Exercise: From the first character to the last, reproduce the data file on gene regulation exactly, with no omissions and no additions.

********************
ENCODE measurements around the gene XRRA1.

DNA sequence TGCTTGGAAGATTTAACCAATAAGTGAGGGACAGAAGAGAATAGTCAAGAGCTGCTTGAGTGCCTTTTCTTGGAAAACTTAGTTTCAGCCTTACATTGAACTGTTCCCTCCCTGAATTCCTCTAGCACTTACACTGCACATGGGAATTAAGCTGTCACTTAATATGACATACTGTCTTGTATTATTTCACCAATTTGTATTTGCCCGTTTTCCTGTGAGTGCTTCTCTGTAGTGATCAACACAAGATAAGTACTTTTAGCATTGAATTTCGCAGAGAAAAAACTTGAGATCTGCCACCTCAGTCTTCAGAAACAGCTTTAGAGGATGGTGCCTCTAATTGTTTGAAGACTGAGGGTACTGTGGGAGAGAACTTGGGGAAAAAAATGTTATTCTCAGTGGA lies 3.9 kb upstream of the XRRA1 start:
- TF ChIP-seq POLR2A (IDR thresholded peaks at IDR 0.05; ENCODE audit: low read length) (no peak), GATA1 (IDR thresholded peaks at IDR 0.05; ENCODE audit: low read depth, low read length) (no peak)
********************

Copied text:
ENCODE measurements around the gene XRRA1.

DNA sequence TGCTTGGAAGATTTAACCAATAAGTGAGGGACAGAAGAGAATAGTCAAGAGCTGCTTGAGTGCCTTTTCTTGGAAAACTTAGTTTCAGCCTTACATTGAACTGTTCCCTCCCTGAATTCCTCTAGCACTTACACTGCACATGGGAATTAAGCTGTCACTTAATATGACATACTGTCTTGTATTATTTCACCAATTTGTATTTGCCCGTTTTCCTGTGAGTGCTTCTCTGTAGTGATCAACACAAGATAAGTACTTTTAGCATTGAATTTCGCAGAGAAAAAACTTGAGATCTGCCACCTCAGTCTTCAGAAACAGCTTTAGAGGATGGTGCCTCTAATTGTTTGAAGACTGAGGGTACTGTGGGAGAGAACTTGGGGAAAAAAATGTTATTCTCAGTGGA lies 3.9 kb upstream of the XRRA1 start:
- TF ChIP-seq POLR2A (IDR thresholded peaks at IDR 0.05; ENCODE audit: low read length) (no peak), GATA1 (IDR thresholded peaks at IDR 0.05; ENCODE audit: low read depth, low read length) (no peak)